Five grapes you need to try

Trying wines from unfamiliar grapes is one of the enjoyable things about wine. Many people are delighted to share such an exploration with their wine aficionado friends; after all, you may be only a sip away from your new favorite. A good example would be the grape Grüner Veltliner. I have shared many bottles with many friends, but having written and talked about Austria’s number one grape often, I must recommend some other grapes. Any number of grapes could be included. It may be hard to believe there are hundreds to choose from. Look in the lamentable titled area of wine lists, in wine shop aisles labeled “other wines,” or hidden among the country of origins more popular grapes. Nothing is wrong with the popular grapes, after all they became popular for a reason. However, you will be rewarded by a new adventure, and perhaps great value and excellent food affinity. Here are five grapes you need to try.

Five grapes you need to try: white

Torrontés

Five grapes you need to try

At 8,300 feet above sea level, Bodega Colomé is the world’s highest vineyard.

Torrontés is Argentina’s number one planted white grape. It should be on your list of one of the white five grapes you need to try. A crossing of the Muscat family, it is the only place where you see this grape produced. That makes it a true Argentinean specialty. Originally believed to be from northwest Spain, it produces a fresh, rich, crisp and very aromatic wine. When you put your nose in a glass, the profusion of spring flowers instantaneously makes you think of springtime. Try Torrontés as an excellent apéritif or with seafood. I believe the best area for Torrontés in Argentina is Salta. It is the most northern area for grape growing in Argentina. It makes two-thirds white wine and specializes in Torrontés. Salta means “very beautiful.” It is home to Bodega Colomé, owned by Hess. At 8,300 feet it holds the distinction of being the world’s highest vineyards.
Try: Torrontés Bodega Colomé 2014

Vermentino

The primary white grape of Sardinia is Vermentino. This grape’s lineage is Italian, but it is most known for being a Sardinian grape. It is planted in Liguria under the synonym of Pigato. In Piedmont it is known as Favorita. Vermentino is one of the five grapes you need to try due to it’s delightfully linear citrus-mineral-driven white wine, typically un-oaked and a perfect accompaniment for seafood. The finest example of Vermentino is produced in northern Sardinia in an area called Gallura. Vermentino di Gallura is hard to find, but is a more bodied, richer and sometimes oaked aged version. The Sardinians enjoy drinking wine and eating the Mediterranean diet. That is perhaps why it possesses one of the world’s largest populations of centenarians in the world.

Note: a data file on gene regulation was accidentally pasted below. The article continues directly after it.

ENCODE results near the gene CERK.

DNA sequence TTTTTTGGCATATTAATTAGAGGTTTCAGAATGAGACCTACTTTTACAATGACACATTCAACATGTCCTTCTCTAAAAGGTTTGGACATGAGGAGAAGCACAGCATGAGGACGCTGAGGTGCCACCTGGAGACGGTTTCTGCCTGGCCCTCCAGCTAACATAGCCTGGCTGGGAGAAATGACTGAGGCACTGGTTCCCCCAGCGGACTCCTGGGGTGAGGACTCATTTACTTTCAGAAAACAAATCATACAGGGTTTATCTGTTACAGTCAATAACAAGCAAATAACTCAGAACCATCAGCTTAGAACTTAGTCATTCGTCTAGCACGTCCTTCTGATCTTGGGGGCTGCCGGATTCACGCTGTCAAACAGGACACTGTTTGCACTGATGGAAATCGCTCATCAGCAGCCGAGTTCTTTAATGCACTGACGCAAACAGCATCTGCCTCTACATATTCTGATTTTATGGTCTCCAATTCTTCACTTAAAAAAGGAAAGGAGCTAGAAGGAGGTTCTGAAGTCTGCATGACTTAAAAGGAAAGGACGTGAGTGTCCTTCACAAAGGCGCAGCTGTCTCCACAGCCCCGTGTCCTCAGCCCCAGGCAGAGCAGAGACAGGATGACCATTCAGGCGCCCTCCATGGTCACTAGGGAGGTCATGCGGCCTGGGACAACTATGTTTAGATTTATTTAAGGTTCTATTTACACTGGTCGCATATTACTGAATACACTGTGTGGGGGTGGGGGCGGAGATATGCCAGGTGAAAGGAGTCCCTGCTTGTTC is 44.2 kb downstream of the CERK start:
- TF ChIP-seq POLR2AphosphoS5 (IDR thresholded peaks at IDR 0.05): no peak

Try: Vermentino di Sardegna Argiolas Costamolino 2014

Five grapes you need to try: red

Carmenère

Five Grapes You Need to Try

Panoramic view of Viña Santa Cruz in the Chilean Central Valley. Photo by Elemaki.

The name Carmenère originates from the French word for crimson. Carmenère, once thought to be Merlot in Chile, is an ancient Bordeaux varietal brought to Chile in the 1800s from Bordeaux. It is all but extinct in France. However, it thrives in Chile for its uniqueness. It is commonly found in the Central Valley of Chile. Put it on your list of five grapes you need to try for it’s soft tannins, deep red color, red and black fruit flavors, and an herbaceous character. This herbaceous character is decreasing and becoming more balanced as winemakers allow the grape to ripen longer. Its qualities are similar to Cabernet Sauvignon and Cabernet Franc and of course Merlot. It is often blended with them.
Try: Carmenere Cono Sur Bicicleta 2014

Aglianico

The number one red grape in Campania is Aglianico. It is planted throughout southern Italy and reaches its zenith in Taurasi. Taurasi is both the name of the place as well as the wine. This is a wine of great body, black fruits, structure and age ability. It can be austere in its youth. Taurasi must be aged three years. One of those years it must be aged in wood. To be labeled Riserva, it is required to be aged an additional year. Of that additional hear, half of that it must be spent on wood. A couple of the best producers are Mastroberardino and Terredora Di Paolo. Members of the Mastroberardino family own both wineries. The 1968 Taurasi Mastroberardino is considered one of the most legendary wines of the region. Other areas for good quality Campania Aglianico are Irpinia and Taburno.
Try: Taurasi Terredora Di Paolo 2008

Lambrusco

Yes, Lambrusco. Believe it or not there is quality Lambrusco made. That is why it is one of the five grapes you need to try. I am not referring to the bargain-made and priced wines, but rather the small family winery versions. The grape Lambrusco hails from the food epicenter of Italy: Emilia-Romagna. Many versions have what the Italians call “frizzante,” or lightly effervescent. These are extremely fruity if not with a hint of sweetness. Both of these characteristics means it goes well with a variety of foods such as spicy barbecue, or a classic pairing with cured meats. The saltiness of those dishes are offset by the hint of sweetness and bubbles. It makes for a delightful pairing.
Try: Lambrusco Sorbara Rose Fiorini Corte Attimi 2014